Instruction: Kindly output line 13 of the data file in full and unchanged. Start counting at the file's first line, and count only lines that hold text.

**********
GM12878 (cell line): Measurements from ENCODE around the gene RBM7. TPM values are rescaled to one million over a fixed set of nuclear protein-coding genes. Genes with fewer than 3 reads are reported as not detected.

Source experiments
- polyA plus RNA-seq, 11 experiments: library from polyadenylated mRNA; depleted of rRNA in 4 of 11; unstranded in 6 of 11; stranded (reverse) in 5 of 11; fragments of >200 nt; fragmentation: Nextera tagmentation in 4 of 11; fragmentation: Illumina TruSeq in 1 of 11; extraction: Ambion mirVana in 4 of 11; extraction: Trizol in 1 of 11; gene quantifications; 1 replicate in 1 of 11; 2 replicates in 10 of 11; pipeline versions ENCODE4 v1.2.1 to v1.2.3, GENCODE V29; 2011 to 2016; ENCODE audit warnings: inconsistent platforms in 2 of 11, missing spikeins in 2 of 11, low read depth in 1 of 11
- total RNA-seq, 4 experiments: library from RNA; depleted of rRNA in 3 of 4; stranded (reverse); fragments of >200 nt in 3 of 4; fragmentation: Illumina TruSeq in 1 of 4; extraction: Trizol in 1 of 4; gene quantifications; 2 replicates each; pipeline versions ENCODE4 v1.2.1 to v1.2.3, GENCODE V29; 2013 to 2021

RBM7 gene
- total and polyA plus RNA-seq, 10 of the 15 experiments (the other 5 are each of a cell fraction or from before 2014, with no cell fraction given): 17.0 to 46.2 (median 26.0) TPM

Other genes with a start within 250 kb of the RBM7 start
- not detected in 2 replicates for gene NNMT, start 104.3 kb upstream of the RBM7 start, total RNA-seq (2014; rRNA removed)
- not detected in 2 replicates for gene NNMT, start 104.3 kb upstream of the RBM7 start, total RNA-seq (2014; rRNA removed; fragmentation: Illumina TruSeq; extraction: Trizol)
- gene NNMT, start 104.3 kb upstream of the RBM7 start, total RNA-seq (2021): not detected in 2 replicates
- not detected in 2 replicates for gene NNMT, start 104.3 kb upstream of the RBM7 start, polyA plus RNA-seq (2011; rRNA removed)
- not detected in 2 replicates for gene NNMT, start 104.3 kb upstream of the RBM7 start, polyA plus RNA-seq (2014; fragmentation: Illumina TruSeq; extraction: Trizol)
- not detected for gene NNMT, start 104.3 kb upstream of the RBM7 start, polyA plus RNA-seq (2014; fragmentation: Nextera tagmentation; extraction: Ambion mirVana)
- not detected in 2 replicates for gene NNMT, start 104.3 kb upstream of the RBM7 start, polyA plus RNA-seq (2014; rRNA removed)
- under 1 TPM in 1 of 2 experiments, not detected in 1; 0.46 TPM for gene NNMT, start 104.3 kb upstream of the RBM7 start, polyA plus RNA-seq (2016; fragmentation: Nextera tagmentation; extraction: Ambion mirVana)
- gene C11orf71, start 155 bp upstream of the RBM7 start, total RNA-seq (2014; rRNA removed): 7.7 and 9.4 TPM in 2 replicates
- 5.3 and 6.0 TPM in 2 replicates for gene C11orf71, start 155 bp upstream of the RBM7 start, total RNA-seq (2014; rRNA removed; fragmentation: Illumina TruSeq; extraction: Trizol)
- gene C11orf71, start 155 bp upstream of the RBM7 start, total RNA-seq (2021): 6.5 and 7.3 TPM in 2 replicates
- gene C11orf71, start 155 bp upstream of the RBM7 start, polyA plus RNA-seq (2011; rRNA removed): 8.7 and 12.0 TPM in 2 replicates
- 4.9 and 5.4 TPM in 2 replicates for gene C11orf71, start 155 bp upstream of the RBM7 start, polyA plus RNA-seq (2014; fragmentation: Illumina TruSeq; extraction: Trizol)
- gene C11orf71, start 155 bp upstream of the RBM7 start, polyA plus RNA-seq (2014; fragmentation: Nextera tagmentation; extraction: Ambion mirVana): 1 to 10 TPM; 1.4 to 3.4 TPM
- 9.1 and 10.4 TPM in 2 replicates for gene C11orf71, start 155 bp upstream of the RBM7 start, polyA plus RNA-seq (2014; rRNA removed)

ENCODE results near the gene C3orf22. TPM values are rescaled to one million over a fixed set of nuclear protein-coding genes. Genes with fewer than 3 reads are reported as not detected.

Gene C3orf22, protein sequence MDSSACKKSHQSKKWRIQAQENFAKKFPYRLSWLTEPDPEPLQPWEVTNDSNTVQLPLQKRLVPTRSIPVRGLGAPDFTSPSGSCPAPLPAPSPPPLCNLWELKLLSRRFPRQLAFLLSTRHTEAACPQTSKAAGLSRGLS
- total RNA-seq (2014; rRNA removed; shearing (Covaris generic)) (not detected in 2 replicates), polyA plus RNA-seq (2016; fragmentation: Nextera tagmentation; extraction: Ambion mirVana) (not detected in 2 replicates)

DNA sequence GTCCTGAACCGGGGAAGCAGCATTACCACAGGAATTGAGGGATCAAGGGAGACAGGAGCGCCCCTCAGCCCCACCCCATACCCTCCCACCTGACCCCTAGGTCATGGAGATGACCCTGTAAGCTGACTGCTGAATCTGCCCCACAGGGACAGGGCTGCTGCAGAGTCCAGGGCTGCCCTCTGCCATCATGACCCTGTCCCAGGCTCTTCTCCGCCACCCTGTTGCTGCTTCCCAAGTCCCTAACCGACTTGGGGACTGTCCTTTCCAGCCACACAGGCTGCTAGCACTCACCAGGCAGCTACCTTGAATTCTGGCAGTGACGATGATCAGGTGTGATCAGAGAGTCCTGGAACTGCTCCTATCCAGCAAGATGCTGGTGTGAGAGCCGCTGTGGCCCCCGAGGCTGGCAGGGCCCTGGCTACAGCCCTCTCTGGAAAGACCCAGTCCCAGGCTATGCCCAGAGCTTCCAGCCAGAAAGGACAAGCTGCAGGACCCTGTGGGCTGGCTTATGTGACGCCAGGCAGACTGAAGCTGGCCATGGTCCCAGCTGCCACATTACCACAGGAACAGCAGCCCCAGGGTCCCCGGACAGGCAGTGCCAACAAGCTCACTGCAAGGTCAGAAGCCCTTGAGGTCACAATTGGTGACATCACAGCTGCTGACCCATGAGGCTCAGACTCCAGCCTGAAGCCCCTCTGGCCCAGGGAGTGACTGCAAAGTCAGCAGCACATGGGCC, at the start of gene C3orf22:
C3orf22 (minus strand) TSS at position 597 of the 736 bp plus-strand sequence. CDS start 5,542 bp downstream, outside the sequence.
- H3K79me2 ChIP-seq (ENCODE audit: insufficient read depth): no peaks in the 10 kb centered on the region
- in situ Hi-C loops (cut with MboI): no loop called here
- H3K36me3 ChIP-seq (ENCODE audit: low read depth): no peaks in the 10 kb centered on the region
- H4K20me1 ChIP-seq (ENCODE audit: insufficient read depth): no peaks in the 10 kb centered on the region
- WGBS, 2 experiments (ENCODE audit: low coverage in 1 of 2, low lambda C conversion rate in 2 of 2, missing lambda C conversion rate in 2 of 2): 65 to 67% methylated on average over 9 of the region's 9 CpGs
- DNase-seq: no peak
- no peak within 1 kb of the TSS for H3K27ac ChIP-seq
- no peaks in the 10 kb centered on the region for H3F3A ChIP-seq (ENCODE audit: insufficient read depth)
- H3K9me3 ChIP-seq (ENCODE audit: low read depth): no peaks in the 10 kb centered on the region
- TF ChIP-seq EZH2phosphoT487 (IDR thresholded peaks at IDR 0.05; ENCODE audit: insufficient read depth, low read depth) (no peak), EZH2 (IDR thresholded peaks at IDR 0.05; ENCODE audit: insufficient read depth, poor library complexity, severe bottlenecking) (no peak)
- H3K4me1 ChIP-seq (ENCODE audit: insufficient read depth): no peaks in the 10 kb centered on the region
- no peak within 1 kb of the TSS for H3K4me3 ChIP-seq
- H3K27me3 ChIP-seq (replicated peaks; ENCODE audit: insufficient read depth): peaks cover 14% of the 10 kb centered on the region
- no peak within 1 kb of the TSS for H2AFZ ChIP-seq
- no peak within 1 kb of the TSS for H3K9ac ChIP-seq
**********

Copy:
- not detected for gene NNMT, start 104.3 kb upstream of the RBM7 start, polyA plus RNA-seq (2014; fragmentation: Nextera tagmentation; extraction: Ambion mirVana)